The Golden Circle

Amber, centre of the universe though it is, is far smaller in size than many Shadows, hardly much bigger in terms of territory covered before you begin to enter Shadow than a small nation on Shadow Earth.

The Shadows that surround Amber, with whom Amber has established trade and diplomatic relations, are known collectively as the Golden Circle. Shadow travel between them can be accomplished even by those with no ability to move through Shadow normally, and altering them is close to impossible.

In practice, if not in reality, Amber and the Golden Circle countries are little different in terms of relations than a powerful central country on Shadow Earth surrounded by numerous smaller allied states is.

Golden Circle treaties are also sometimes established with nations deeper into Shadow, although certainly never very far from Amber. Amber often has to do a lot of diplomatic work to keep the Golden Circle alliance from falling apart, as the Shadow nations that compose it tend to have frequent squabbles over borders and trade.

Golden Circle countries of note include, but are hardly limited to, the following.


Begma is a sophisticated trading nation, run by a parliamentary system headed by a prime minister, with a token monarchy that lacks any true political power. It is one of the oldest members of the Golden Circle alliance, and feuded for ages with its neighbour, Kashfa, over the disputed territory of Eregnor.

This feud was meant to be resolved by a political marriage between King Rinaldo of Kashfa and Coral of Begma, the younger daughter of the prime minister, Orkuz. Unfortunately, Coral disappeared soon after her wedding to Rinaldo, and has never been seen since. Where she went is unclear; there are a hundred different rumours, none of them confirmed.

For a brief time, it looked as though this would lead to open and bloody war between Begma and Kashfa, with Begma making dire accusations over the disappearance of Coral, and Kashfa responding in kind. The matter was resolved through intercession of Amber: Kashfa was officially declared to have no responsibility for Coral's disappearance, and Rinaldo's marriage to Coral was annulled. He then married Nayda of Begma, her older sister, cementing peaceful relations between the two nations for the foreseeable future.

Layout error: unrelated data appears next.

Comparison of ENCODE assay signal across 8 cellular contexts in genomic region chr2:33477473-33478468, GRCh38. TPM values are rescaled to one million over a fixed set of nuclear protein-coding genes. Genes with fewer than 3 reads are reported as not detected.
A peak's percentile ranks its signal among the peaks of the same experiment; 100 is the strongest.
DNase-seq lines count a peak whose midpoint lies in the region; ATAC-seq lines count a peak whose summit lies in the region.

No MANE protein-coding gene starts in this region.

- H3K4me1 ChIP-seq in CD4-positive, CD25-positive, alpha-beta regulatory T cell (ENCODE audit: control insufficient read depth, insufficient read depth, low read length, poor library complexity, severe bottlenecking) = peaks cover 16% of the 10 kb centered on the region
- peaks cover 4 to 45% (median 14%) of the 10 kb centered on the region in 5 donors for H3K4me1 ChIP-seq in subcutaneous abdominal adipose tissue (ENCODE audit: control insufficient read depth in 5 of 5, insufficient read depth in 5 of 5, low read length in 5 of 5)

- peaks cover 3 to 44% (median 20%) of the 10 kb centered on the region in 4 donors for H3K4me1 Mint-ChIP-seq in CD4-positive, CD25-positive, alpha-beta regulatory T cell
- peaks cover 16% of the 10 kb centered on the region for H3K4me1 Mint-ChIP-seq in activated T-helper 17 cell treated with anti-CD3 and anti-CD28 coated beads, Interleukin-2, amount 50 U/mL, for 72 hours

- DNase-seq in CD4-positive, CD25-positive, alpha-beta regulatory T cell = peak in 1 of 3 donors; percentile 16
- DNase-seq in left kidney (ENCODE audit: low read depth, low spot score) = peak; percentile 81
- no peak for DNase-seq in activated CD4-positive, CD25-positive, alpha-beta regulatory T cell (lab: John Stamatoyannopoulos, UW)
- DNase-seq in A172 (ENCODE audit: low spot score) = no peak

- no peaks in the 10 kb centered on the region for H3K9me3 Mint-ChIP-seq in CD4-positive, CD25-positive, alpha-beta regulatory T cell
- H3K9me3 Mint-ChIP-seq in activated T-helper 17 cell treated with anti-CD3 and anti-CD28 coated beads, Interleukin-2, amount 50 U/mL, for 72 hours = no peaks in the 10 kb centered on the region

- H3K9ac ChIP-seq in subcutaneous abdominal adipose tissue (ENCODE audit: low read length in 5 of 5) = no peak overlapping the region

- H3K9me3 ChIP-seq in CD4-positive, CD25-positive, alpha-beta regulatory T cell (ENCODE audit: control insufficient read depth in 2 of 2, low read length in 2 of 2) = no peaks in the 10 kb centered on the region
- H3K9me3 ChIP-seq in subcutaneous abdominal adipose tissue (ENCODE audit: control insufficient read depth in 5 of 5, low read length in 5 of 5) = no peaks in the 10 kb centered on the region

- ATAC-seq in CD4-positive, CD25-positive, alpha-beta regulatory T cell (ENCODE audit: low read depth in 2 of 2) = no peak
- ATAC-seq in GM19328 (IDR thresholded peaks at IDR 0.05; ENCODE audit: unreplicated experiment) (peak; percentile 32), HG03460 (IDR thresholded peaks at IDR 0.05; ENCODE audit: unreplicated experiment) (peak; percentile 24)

Kashfa is a recent entrant to the Golden Circle, a picturesque but somewhat culturally backward country that borders on Begma. Its young king, Rinaldo, is very popular with the people, and is married to Nayda of Begma, a match that gossip says he finds much more palatable than his brief political marriage to her younger sister.

Kashfa is notable for its extensive forests, full of excellent game. Princess Florimel has described it as having a certain "shabby barbaric splendor".


Deiga, a fairly unremarkable port city out in Shadow, is really only notable for being the site of Prince Caine's assassination. There is a memorial there for him, built, like the one near his tomb, by his brother Gerard.


Also known as the Country That Vanished. Urpash was a medium-sized desert nation, ruled by former nomadic tribesmen who had built cities and engaged in extensive irrigation projects under the influence of Amber. They provided elite cavalry squads to Benedict during the Patternfall War, and seemed well on their way to becoming an important Golden Circle country.

Then, two decades ago, the Shadow that contained Urpash vanished, somehow pulled completely from the tapestry of knit Shadows that formed the Golden Circle. In its wake came Shadow storms that did heavy damage to the neighbouring countries; Prince Gerard and Princess Fiona, dispatched by King Random, managed to stabilize things before they became too severe.

Now, the two very minor Golden Circle kingdoms once divided by the desert expanse of Urpash (Chitu and Botsanga) share a Shadow border, and no one has ever yet managed to figure out what did happen to Urpash--or, if they have, they're not talking. King Random has given the other Golden Circle kingdoms assurances from Princess Fiona's research that the event was undoubtedly a one-time occurence, probably brought on by the spectacular failure of a magical experiment on the part of one of Urpash's sorcerer-chieftains.